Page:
In a 1975 patent, John Arthur Kilshaw provided a method of matching clubs by both moment of inertia and frequency. The matching was to be done using a mathematical formula and a graph. Once again the theory sounds good but because of shaft inconsistency the results would be largely a matter of luck. In fact the patent content states that actual testing of the frequency of clubs made using the formula showed an accuracy of plus or minus five percent. This means that a calculated 300 cpm shaft could actually be anywhere between 285 cpm and 315 cpm which is far outside a useable tolerance.

In 1978 a United States patent issued to Joseph N. Braly covered a system that matches clubs in accordance with a "...predetermined frequency gradient formed by a plot of shaft frequency and shaft length such that the gradient is a substantially straight line that increases as shaft length decreases and the frequency increments between successive shaft lengths along the gradient are substantially equal...". This approach to frequency matching is in keeping with the traditional manufacturing methods which produce clubs that get progressively stiffer as they get shorter. You may recognize this system as the FM Precision Shaft now produced by Brunswick Golf or the True Temper Dynamic Gold shafts which follow much the same system but use a different identification code.

Finally, the most recent entry into the frequency matching arena is the Swing-Sync Single Frequency System introduced in 1982. This system purports to be a method of frequency matching a set of golf clubs to match the golfer's swing and is covered by a Canadian patent issued in 1986.

We will look at these three systems in more detail, but first I would like to discuss the Theory of Frequency Matching so that you can understand each system, and be able to discuss the relative merits of each based on scientific fact.

The Theory of Frequency Matching

The Professional golfer, Custom Clubmaker or other golf equipment specialist is often called upon to make recommendations to golfers concerning the selection of golf clubs. Aside from the aesthetic qualities of a set of clubs, which is in the eye of the beholder, the objective in recommending a particular type of club to a golfer should be to match the golf club by Total Weight, Head Weight, Length, Grip Size, Lie and Shaft Flex to both the golfer's strength and swing tempo, while maintaining the same feel throughout the set of clubs.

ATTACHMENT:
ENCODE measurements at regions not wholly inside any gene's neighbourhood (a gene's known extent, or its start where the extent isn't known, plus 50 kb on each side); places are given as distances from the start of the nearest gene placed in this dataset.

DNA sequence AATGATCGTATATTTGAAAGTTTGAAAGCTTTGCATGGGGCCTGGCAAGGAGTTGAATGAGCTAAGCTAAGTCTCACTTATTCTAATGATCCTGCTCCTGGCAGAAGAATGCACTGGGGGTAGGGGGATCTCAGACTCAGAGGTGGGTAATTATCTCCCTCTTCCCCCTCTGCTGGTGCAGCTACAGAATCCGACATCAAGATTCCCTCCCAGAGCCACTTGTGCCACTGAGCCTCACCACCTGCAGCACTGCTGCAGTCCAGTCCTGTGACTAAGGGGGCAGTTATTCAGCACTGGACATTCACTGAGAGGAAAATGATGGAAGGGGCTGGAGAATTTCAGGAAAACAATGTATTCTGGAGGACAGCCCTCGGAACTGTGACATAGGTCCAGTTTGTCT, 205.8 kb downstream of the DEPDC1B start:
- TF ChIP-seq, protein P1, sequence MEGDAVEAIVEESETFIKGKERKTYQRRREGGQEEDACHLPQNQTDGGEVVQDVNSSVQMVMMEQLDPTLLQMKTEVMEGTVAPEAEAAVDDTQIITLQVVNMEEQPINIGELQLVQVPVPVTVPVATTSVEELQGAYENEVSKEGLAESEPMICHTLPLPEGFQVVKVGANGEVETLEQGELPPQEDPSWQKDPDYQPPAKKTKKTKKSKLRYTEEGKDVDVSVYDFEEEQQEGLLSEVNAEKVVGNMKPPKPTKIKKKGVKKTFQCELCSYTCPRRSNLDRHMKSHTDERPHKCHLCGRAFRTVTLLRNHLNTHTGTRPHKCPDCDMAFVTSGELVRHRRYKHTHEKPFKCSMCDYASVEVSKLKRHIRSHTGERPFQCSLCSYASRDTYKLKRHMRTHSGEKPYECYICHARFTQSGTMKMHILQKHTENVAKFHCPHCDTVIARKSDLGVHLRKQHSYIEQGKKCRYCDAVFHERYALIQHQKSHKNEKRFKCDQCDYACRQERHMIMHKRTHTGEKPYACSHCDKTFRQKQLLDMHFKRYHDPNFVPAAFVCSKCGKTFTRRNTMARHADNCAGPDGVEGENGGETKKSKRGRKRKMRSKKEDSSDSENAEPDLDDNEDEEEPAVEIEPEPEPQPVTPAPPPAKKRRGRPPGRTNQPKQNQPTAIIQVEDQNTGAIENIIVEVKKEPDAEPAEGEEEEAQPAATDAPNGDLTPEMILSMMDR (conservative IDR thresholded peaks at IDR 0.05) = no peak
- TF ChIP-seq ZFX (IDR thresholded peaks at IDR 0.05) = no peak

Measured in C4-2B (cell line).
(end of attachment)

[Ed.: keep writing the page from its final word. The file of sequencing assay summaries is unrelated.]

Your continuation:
It is a well established fact that during the backswing and the start of the downswing, the weight and motion of the clubhead causes the shaft to bend, thus storing energy in the shaft. If the golfer is to hit a good shot two things must happen during the downswing. The clubhead must return square to the intended line of flight, at separation, if the ball is to be hit at the target, and the stored energy must be transferred to the ball if the golfer is to attain maximum distance from the club being used. Ideally, to achieve these two conditions the shaft should be perfectly straight when the ball leaves the face of the club. To fully understand the significance of the last two statements let's consider the affect of shaft flex on directional control and energy transfer separately, beginning with the transfer of energy.

To quote from the Search for the Perfect Swing, "... One definite finding was that different degrees of whippiness do not very much affect the distance the ball can be sent with any club. In a test using three drivers with different degrees of whip (X,R and L Shafts), golfers of all abilities hit their best drives with each club almost exactly the same distance. This confirms theoretical predictions that variations in shaft flexibility can make only about five yards difference to the best possible drive any golfer can hit. Even this is probably an overestimate, because it assumes that the clubhead is `springing forward' on the shaft as it strikes the ball. In fact there is ample photographic evidence to suggest that for good players and bad, for whippy shafts and stiff shafts - the clubhead has already sprung forward to the limit of its travel by the time it strikes the ball.... In that case clubhead speed at impact would not depend on the type of shaft at all, and the distance obtained would not vary." Remember that this quotation comes from research conducted with unmatched golf clubs and I will show you later that clubhead speed does in fact depend on shaft frequency; however, for the purpose of this discussion the above quotation is fairly accurate if we are considering only the distance that the ball is hit

Now consider the affect of shaft flexibility on directional control. It is well established that the wrong shaft can lead to a 20 to 30 yard variation in the line of a drive. Most amateur golfers will normally hook the ball with a shaft that is too flexible and slice or push the ball with a shaft that is too stiff but this result depends on their swing plane. Obviously you are looking for the shaft that hits the ball straight and lets you control ball flight when you want to do something else. Unless the shaft frequency matches the golfer's swing, directional problems will almost certainly result; therefore, it is important that you understand the relationship between shaft frequency and clubface position in the hitting area.